» Josh Gordon, currently on an indefinite suspension for violating the league's substance-abuse policy, will beef up the receiver group as the team's top option, if the league reinstates him again. He ranked in the top 15 among wide receivers in yards between Weeks 8 and 14 last season (once he was up to speed in the Patriots' offense). Gordon and N'Keal Harry, the team's first-round pick, would comprise the biggest outside-receiver duo of the Belichick era by far.
» No tight end is listed above because I doubt anyone on the roster will wind up with more snaps than James White or a third wide receiver. Old friend Ben Watson and blocking tight end Matt LaCosse would be atop my depth chart together, but the position doesn't figure to remain as central to the team's offense.
» Running back is so deep that it's hard to see Rex Burkhead making the roster if everyone is healthy.
» One of the best offensive lines in Patriots history returns four of its five starters, with last year's No. 23 overall pick, Isaiah Wynn, sliding in for Trent Brown at left tackle. Wynn is a non-traditional (shorter than standard) blind-side option with no NFL games under his belt, coming off a torn Achilles tendon in last year's preseason. A veteran addition at the position -- or third-round pick Yodny Cajuste -- could also compete to start.
» The front seven is notably lacking in game-breaking talent -- especially at defensive tackle, where free-agent pickup Mike Pennel is my best guess as second in line for snaps.
» The Super Bowl was a showcase for the Patriots' secondary depth, and the depth chart looks even better now. The nickel package above doesn't even have room for Super Bowl starter Jonathan Jones, safety Duron Harmon, undrafted find J.C. Jackson or last year's second-round pick, Duke Dawson. Few teams will be able to match up to specific receivers and handle spread offenses better than Bill Belichick's crew.
Biggest change from a year ago: The Patriots had the greatest tight end of all time. Now they have one of the thinnest TE depth charts in football, easily the worst in Belichick's tenure.
NEW YORK JETS
» Darnold has the best skill-position supporting cast in the division, and it's not particularly close. From perhaps the best three-down back in football to deep speed and a surplus of options between the hashmarks, new coach Adam Gase has a little bit of everything.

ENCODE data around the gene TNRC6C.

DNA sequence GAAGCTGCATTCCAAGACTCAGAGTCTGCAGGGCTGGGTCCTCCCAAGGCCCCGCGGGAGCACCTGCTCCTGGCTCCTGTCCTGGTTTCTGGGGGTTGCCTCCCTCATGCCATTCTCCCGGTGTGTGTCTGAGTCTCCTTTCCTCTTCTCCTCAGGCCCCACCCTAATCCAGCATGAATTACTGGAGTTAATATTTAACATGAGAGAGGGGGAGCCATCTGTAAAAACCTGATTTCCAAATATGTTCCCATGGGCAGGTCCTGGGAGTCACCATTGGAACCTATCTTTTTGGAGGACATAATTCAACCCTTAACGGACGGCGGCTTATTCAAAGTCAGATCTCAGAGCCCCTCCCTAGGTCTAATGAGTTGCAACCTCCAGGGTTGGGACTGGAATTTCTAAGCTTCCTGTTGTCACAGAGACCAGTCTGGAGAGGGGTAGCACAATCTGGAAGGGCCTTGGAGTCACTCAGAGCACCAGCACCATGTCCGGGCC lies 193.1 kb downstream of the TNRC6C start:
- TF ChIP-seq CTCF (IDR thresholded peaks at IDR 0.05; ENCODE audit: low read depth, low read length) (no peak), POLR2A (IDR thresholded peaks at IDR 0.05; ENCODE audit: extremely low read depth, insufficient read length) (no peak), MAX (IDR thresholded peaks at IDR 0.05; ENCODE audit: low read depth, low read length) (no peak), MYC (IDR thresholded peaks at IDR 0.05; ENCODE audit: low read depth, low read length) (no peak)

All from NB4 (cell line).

» The Jets are understandably excited about tight end Chris Herndon. With all the defensive attention paid to free-agent pickups like Le'Veon Bell and Jamison Crowder, the second-year tight end has a chance to be the offense's breakout player. He skipped right past the usual rookie TE learning curve.
» This is the most talented Jets roster in years. If there's a flaw, it's that the remaining roster holes appear particularly vacant. They should still be looking for a center. They haven't had a proven edge rusher this decade, which is why Jordan Jenkins is the only one listed above. (Third-rounder Jachai Polite has a shot to make an impact.) And the team's cornerback group is among the NFL's worst, especially if the league's most expensive free agent last offseason, Trumaine Johnson, can't bounce back after a rough 2018.
» New defensive coordinator Gregg Williams will have to decide how best to deploy Quinnen Williams' and Leonard Williams' considerable skills together, but that's a good problem to have. There will probably be too much focus on whether the Jets use a three- or four-man front, when the team is bound to have multiple fronts (like every team), with a focus on getting its best players on the field.
Biggest change from a year ago: Darnold has experience, a better offensive coaching staff and far better weapons. Time to fly.